The Boys of the Boys of the Boys in the Boat

Jim Pocock, Jr., is giving a lecture on his famous family at the Woodbridge Library. Photo: Tom Weil.

19 April 2018

Tom Weil writes:

The best-seller status of Daniel James Brown’s The Boys in the Boat (BITB) has inspired countless readers and book groups to enjoy and share the extraordinary story of Joe Rantz and his University of Washington teammates, who won Olympic gold in the eights in Berlin in 1936. What may not have been foreseen as a follow-on impact of the widespread interest generated by the book is the doors it has opened to other aspects of the BITB story.

Ed Leader

One of the core threads in the tapestry of the tale is the role of the Pocock family. BITB follows the journey of brothers George and Dick from England to Vancouver, and then Seattle, where the shells they built for the University of Washington crew eventually commanded a dominating position on the national stage for over half a century. Equally in demand as coaches at rowing schools until well after WWII were former University of Washington oarsmen, who learned their craft under the eyes of the Pococks. One of the pioneers of this diaspora was Ed Leader, who was lured from Seattle by Yale dollars, and who cemented the promise of the Seattle rowing culture by delivering Olympic gold two years into his new assignment. Leader had set as a condition of his relocation that one of the Pocock brothers would accompany him. With a young family to support, Dick Pocock chose to make the journey east.

Although Leader was to relinquish the Yale coaching reins after 20 years, Dick, who worked out of Yale’s Adee boathouse on New Haven harbor, served as Yale’s principal boat-builder and rigger over that period, and then as a boatman and coach for the intramural crews who rowed on the West River lagoon (and were known as Pocock’s Pokers) well into the early 1960s.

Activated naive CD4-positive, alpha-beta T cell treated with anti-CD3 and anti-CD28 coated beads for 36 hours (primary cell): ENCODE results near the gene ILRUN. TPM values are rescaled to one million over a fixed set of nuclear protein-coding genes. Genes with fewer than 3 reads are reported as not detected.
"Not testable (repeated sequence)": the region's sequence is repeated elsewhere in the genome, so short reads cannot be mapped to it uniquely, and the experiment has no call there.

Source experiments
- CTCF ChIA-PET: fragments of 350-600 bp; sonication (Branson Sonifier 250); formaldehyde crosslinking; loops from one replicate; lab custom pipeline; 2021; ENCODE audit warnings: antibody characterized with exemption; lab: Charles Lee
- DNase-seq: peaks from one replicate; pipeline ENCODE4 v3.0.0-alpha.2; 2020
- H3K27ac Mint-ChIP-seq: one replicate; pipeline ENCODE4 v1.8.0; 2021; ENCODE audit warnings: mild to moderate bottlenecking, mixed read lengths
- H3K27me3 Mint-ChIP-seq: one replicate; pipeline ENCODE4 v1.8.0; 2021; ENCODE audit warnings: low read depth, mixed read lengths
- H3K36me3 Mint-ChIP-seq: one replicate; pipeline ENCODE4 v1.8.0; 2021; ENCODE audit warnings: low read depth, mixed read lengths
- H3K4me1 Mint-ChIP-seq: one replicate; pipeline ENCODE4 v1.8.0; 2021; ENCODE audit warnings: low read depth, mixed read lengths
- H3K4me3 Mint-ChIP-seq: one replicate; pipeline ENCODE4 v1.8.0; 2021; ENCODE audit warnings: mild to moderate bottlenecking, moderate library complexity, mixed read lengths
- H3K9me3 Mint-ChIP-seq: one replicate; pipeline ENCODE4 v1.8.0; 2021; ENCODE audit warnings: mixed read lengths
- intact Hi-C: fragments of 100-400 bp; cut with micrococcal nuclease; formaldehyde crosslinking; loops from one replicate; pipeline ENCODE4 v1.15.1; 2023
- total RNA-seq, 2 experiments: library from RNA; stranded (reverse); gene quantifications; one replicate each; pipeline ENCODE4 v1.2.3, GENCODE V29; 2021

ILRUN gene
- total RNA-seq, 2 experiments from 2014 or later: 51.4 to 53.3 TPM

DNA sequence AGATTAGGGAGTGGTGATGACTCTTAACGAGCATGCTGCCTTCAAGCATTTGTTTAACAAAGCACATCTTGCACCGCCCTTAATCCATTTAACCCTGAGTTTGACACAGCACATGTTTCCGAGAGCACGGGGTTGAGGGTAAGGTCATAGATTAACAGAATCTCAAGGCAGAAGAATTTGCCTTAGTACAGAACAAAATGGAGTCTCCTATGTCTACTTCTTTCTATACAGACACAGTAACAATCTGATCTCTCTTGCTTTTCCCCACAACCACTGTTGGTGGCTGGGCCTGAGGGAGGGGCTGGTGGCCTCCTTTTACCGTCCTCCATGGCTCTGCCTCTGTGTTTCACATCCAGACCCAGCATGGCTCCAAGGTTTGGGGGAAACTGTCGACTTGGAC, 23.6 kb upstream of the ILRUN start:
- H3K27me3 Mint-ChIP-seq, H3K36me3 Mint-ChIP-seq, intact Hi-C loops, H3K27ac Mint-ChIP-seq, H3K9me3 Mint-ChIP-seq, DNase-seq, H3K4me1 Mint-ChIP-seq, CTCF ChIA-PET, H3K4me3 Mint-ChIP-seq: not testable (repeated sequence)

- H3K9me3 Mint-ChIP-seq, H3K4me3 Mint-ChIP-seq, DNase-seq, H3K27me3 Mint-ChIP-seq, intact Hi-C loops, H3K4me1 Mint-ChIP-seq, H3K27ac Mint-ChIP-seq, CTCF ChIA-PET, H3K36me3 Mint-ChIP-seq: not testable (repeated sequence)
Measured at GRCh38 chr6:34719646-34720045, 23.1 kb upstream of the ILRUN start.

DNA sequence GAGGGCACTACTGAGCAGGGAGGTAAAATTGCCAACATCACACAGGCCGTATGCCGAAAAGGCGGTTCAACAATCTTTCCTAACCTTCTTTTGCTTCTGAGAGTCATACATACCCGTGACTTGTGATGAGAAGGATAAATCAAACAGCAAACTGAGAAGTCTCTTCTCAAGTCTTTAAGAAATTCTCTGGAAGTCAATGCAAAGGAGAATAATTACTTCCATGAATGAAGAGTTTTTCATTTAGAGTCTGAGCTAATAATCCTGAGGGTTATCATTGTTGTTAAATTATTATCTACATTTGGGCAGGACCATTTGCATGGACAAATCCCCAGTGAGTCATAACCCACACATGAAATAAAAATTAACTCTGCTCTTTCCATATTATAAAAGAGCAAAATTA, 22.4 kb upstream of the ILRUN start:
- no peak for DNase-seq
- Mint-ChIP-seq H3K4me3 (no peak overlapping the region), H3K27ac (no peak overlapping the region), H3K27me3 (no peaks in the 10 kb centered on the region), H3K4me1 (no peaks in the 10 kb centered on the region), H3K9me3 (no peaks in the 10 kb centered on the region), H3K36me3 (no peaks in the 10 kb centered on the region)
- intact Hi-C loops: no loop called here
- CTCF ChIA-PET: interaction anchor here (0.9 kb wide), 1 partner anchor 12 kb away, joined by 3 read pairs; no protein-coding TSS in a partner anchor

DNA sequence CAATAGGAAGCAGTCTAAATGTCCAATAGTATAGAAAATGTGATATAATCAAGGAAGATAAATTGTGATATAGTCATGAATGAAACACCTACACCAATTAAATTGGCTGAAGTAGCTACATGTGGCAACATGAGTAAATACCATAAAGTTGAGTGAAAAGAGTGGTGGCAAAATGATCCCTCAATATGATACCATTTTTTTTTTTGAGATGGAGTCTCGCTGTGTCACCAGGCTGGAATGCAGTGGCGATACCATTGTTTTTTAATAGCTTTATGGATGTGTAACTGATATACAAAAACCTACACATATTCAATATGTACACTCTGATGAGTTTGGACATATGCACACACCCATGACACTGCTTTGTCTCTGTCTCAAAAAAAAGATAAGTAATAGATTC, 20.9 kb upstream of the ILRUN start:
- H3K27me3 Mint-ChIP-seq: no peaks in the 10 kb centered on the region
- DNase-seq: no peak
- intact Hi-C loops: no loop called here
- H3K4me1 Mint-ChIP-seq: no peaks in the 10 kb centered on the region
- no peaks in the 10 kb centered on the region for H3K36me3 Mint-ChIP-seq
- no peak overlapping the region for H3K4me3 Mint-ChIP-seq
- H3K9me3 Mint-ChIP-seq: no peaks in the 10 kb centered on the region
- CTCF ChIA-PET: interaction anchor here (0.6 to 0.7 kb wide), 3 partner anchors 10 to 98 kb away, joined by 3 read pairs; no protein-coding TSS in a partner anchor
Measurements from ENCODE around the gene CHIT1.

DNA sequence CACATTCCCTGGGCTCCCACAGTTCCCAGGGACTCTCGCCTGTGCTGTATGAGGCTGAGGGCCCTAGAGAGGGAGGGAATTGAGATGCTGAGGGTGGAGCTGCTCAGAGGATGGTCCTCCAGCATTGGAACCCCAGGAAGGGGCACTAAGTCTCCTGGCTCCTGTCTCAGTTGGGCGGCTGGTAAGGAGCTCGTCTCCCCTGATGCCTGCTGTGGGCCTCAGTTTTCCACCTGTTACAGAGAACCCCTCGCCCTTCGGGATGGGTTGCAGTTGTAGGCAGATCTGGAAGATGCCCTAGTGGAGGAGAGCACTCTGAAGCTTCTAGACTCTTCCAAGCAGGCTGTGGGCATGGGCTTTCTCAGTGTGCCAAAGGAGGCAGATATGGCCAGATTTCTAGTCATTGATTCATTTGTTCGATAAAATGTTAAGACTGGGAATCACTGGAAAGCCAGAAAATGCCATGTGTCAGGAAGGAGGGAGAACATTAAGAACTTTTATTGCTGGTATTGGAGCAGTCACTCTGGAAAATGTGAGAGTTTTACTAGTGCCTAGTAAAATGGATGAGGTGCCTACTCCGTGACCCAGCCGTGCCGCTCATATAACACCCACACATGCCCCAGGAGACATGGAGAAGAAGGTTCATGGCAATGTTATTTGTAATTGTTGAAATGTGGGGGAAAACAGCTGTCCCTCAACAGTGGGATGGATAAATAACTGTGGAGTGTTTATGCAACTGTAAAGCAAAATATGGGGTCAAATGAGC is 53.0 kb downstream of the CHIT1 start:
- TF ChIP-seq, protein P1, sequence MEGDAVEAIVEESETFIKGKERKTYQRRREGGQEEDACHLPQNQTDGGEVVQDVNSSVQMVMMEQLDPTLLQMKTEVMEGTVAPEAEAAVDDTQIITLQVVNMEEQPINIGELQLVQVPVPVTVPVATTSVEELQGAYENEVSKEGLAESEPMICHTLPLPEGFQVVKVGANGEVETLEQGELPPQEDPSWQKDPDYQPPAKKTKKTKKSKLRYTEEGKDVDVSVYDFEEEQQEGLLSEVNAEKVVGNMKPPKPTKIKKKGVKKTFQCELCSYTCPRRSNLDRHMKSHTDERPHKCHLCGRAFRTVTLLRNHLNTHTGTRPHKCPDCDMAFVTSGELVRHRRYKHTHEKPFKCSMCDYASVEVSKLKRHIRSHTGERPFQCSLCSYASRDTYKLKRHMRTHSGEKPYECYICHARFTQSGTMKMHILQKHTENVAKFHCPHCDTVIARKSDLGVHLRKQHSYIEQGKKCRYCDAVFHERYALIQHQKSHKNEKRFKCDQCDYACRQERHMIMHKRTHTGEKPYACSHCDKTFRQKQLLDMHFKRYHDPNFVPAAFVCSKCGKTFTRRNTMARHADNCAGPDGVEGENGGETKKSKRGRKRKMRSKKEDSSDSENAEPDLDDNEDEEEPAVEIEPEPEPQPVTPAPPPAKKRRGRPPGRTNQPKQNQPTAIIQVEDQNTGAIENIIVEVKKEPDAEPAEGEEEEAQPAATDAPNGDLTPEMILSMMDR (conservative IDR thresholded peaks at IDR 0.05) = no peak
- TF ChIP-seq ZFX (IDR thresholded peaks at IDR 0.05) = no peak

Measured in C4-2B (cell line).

Dick Pocock, dressed in his Doggett coat and badge, which he won in 1910.

Dick Pocock settled and raised a family in Milford, Connecticut, and his son Jim remained in the area, where he raised his sons Jim Jr. and Jeff, who were able to spend significant time with their grandfather Dick and his brother George, who visited frequently from Seattle. With the publication of BITB came the opportunity to share with the public much of the Pocock family history that had not been included in the book. The younger Jim Pocock found that there was an eager audience for this material, and began giving illustrated lectures; this week at the Woodbridge Connecticut town library was his 48th appearance.

On the relatively rare occasions that someone talks on any aspect of rowing history, it is not uncommon for the speaker to be a former rower of some special renown, such as an Olympic medalist. Rowing historians are a scarcer breed of lecturer, and even rarer are members of distinguished rowing families, but the rarest of all speakers are those who are truly eloquent and entertaining, and Jim Pocock is one of these.

Pocock’s talk, titled “The Boys in the Boat – The Rest of the Story”, stuffed with telling images and film clips, and delivered to a packed room in the Woodbridge library, included some fascinating details regarding the hard scrabble early years of Pocock family life, the feats of women’s rowing pioneer Lucy Pocock, and the early years of Boeing (with some rare photographs). Among the items he brought for display were his grandfather’s 1910 Doggett’s badge and his 1924 Olympics participant’s button. Pocock (whose brother Jeff also attended) answered questions from the audience afterwards, and was then swarmed by others who wanted a word with him.

For anyone interested in “the rest of the story”, this is a delightful view of rowing history brought alive by a grandson/grand-nephew that should not be missed.

To contact Jim Pocock, Jr., for a talk, please e-mail him at:
jim – at – elevatenewengland – dot – org

Leave a Reply

Fill in your details below or click an icon to log in:

WordPress.com Logo

You are commenting using your WordPress.com account. Log Out /  Change )

Google+ photo

You are commenting using your Google+ account. Log Out /  Change )

Twitter picture

You are commenting using your Twitter account. Log Out /  Change )

Facebook photo

You are commenting using your Facebook account. Log Out /  Change )

Connecting to %s

This site uses Akismet to reduce spam. Learn how your comment data is processed.